Stop and think for a moment about what's implied and outright stated here. This is almost certainly the first time that this guy's been beaten, or even seriously challenged, by mortal creatures. He's not even annoyed with you when you show up to try convincing him that, for all Azeroth's problems, you don't want to die along with everything else
if the planet is "re-originated." To Algalon, you are a pointless little being with no understanding or appreciation of the wisdom behind the Titans' plans, and he's going to swat you aside like the trillions of other sentient beings he's killed. He doesn't like you. He also doesn't hate you. He doesn't think you're important enough to merit feelings of any kind. In the moments before the fight starts, this much is clear; you've failed to convince him how hard you're willing to fight for your life, and he's failed to convince you just how inconsequential your life really is.
Algalon loses. An indifferent Observer experiences the first pangs of a conscience, and we're left with an anvil-sized hint that the Titans aren't a fundamentally benign presence in the universe. Whatever their virtues, and regardless of the good they obviously wish to accomplish, they're in the world-building and life-giving business for their own ends, not for the sake of the creatures they've created.
3. Looking for Multitudes
With the benefit of hindsight, it seems faintly ridiculous that Blizzard might ever have been worried about the dungeon finder's reception with players. Everyone was expecting the most popular feature of patch 3.3
to be the Icecrown Citadel raid, but let's face it -- we're going to be using (and abusing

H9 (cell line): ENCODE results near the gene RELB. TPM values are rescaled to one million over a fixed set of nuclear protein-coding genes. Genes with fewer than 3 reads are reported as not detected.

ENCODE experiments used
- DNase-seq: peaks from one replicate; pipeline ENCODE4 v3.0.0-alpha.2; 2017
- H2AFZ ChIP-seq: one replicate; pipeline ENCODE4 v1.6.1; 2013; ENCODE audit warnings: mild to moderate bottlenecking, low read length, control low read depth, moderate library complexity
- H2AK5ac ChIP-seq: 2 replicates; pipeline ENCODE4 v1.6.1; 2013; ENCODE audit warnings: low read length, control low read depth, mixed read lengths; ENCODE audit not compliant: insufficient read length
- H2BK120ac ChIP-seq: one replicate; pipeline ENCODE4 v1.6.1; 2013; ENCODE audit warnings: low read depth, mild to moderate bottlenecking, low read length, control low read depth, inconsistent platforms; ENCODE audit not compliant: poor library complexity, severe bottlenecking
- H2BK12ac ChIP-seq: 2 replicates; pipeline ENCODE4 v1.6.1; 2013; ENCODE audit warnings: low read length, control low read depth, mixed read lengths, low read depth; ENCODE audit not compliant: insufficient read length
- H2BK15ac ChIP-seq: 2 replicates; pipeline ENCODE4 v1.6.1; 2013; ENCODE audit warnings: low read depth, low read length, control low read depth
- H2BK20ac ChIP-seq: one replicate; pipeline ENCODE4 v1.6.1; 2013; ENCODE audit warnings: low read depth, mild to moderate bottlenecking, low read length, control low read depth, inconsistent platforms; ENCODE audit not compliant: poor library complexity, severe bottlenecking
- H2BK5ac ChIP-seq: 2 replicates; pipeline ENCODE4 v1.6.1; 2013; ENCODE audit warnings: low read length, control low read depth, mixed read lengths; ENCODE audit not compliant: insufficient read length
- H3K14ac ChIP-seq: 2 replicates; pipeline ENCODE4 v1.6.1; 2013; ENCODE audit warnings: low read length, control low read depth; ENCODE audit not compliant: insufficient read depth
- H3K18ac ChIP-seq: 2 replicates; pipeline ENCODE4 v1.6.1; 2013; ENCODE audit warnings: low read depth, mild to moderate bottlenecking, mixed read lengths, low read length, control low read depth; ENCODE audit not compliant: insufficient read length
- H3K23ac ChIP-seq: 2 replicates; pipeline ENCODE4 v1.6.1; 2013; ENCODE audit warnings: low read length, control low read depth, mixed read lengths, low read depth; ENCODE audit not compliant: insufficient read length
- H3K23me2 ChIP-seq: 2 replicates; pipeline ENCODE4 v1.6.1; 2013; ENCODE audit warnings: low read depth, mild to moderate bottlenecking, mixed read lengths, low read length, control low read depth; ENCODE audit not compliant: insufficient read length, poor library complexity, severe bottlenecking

) the dungeon finder for years to come. Weighed against the entirety of WoW
's existence, it hasn't even been in the game all that long, but it's revolutionized how players get groups and
rewarded them for being more social without punishing anyone who already has a few friends in tow. None of your buddies online and you want to find a group without sitting in trade chat for an hour begging? Hop in. Friends online and you feel like instancing? Hop in. Bored? Go instance. Poor? They'll throw in some gold for the group and
transport you to the dungeon.
I used to be the stereotypical tank tasked with finding or replacing group members, and half my in-game life was spent tabbed out of the game playing solitaire while my main was parked at a summoning stone waiting for people
to haul their butts out to the instance. And, valid complaints aside, most of the players you meet through the dungeon finder are pretty cool folks. In the event that you run into a few stinkers, who cares? Shuffle them in the direction of your /ignore list and you'll never see them again! From my perspective, the dungeon finder is everything that's fun about 5-mans with no end of opportunity to minimize or eliminate the bad parts.
Grouping with random players you might never have met otherwise is the cornerstone of the MMO experience. Blizzard made it easy, convenient, fun -- and hell, they even give you a cute little doggie
for doing it.